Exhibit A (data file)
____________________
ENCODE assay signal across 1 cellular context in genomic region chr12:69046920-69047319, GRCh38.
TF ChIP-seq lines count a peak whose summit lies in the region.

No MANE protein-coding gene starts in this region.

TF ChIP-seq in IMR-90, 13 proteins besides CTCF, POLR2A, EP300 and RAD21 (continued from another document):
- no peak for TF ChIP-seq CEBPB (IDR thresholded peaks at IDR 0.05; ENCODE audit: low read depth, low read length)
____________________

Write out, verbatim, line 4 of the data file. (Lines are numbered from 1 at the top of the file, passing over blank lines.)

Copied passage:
TF ChIP-seq in IMR-90, 13 proteins besides CTCF, POLR2A, EP300 and RAD21 (continued from another document):